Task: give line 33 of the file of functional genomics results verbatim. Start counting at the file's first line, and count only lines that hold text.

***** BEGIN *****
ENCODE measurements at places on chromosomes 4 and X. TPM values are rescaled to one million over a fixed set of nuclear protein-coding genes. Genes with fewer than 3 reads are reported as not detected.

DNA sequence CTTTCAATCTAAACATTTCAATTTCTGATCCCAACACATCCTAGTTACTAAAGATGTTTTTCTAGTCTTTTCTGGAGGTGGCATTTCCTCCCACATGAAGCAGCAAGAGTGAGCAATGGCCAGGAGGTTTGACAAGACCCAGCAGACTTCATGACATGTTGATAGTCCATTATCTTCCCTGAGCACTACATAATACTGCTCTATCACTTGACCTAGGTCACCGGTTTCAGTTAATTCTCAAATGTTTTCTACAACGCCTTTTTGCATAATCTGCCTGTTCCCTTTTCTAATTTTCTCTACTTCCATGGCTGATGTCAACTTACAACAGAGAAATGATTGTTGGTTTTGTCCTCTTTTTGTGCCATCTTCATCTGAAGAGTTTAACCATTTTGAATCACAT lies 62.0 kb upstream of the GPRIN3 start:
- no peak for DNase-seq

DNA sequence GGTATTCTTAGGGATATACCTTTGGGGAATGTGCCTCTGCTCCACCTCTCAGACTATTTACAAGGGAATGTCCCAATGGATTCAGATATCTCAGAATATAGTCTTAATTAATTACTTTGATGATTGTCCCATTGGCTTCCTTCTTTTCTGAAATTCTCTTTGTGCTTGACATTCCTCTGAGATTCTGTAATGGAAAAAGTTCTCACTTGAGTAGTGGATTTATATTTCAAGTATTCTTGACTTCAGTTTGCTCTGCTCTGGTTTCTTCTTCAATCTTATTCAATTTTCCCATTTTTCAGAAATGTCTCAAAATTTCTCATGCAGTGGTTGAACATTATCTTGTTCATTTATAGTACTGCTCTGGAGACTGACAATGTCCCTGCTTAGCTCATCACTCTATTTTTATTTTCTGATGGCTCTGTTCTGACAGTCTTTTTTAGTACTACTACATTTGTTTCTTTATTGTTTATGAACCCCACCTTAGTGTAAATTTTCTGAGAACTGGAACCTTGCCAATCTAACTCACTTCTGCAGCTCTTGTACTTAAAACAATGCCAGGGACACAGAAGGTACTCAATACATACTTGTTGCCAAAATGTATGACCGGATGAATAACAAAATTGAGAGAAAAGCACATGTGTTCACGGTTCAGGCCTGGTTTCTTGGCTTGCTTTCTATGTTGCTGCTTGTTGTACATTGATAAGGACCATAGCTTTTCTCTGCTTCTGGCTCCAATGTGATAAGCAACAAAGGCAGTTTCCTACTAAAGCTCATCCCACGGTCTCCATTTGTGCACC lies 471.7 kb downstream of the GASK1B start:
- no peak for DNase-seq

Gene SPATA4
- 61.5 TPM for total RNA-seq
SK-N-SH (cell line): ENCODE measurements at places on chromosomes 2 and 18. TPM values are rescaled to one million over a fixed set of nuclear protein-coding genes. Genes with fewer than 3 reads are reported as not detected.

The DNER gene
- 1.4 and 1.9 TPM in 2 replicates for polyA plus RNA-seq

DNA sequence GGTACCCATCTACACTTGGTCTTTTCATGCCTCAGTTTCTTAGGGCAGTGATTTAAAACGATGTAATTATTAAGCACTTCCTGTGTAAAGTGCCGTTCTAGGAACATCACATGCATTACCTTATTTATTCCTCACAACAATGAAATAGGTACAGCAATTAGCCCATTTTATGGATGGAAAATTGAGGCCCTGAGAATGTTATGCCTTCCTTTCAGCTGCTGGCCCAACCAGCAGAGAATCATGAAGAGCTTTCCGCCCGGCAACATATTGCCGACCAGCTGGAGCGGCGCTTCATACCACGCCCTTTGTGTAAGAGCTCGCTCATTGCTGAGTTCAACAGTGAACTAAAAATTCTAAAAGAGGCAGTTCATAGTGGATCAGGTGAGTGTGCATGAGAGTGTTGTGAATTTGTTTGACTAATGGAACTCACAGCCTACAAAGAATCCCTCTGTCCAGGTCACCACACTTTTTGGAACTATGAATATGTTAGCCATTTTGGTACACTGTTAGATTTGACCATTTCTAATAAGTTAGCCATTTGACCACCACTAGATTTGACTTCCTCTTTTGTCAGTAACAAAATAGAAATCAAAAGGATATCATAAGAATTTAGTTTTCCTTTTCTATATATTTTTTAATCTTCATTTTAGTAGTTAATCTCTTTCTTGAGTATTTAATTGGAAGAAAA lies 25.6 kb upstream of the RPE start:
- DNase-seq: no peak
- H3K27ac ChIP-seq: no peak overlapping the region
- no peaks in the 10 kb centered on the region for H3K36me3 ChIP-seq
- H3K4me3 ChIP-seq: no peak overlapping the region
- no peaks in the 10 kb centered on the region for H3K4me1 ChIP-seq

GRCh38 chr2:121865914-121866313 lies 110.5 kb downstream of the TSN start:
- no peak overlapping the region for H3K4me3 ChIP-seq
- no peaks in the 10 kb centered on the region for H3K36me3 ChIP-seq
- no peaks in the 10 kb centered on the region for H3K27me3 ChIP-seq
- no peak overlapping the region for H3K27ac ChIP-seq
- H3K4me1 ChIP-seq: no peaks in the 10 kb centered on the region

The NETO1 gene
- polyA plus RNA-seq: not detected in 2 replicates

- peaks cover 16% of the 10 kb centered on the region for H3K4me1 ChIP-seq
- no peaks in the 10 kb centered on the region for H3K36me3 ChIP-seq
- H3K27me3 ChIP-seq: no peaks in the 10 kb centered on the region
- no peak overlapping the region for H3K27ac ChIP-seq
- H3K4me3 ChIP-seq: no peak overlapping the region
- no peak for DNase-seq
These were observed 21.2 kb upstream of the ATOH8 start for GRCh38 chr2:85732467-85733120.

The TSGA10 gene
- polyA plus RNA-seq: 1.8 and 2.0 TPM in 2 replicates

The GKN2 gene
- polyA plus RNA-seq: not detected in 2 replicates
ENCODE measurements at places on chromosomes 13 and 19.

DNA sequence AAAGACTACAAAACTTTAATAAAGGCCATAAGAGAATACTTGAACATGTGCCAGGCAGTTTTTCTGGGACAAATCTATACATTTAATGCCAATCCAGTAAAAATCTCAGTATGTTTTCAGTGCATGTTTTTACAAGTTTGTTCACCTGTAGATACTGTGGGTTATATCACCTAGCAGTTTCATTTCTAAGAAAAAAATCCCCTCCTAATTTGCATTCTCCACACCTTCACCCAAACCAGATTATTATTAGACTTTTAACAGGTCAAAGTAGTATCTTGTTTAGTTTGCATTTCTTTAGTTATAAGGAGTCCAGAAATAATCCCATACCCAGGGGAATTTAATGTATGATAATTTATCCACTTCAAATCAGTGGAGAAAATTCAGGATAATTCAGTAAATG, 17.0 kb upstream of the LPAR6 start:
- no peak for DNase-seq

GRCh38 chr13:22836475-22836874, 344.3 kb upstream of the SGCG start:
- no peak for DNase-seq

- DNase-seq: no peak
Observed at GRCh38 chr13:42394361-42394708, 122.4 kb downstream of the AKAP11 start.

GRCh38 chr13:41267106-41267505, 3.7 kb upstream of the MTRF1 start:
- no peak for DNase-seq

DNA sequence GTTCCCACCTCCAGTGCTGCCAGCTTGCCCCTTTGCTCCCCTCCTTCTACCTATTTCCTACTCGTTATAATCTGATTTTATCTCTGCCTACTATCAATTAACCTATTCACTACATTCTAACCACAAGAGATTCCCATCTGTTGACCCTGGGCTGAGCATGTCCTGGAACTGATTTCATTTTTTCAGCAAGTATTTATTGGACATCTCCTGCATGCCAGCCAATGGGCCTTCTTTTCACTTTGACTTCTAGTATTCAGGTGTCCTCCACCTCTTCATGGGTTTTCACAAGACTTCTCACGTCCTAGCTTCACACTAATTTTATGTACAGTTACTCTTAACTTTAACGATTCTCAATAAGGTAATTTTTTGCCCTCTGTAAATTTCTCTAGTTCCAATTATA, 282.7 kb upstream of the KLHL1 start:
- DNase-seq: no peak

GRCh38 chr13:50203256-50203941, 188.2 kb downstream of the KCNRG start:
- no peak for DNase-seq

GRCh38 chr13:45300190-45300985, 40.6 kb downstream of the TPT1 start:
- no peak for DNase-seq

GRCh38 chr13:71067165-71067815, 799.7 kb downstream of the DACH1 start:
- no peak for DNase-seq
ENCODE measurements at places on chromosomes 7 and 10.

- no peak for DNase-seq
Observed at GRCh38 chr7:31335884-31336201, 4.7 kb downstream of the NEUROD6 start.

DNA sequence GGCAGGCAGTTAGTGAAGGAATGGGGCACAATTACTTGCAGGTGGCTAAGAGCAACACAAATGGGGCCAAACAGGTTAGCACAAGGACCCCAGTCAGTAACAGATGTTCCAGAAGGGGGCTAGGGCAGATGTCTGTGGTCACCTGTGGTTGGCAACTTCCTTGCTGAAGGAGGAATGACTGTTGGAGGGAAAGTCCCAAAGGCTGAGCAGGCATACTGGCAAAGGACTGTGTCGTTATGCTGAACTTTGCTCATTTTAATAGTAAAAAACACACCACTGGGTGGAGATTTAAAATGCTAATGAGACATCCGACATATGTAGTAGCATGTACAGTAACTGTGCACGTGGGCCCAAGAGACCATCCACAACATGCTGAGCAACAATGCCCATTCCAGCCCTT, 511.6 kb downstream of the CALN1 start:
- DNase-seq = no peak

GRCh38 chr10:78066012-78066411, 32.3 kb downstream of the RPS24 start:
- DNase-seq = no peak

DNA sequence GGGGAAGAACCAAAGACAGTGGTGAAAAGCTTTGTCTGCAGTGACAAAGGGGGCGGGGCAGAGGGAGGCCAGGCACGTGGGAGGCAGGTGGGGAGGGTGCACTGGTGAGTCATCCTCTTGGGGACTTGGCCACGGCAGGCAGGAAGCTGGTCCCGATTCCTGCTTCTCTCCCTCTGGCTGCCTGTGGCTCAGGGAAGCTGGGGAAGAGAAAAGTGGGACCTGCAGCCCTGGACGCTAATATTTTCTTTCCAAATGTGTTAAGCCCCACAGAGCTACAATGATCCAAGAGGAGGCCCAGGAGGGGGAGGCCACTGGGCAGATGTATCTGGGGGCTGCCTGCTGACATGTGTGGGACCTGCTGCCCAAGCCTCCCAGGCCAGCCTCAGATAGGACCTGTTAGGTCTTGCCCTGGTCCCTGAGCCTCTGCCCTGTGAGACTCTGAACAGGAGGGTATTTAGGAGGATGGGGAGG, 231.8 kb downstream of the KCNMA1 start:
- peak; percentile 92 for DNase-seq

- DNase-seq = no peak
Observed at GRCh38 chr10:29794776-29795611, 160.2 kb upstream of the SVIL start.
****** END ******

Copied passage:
- polyA plus RNA-seq: 1.8 and 2.0 TPM in 2 replicates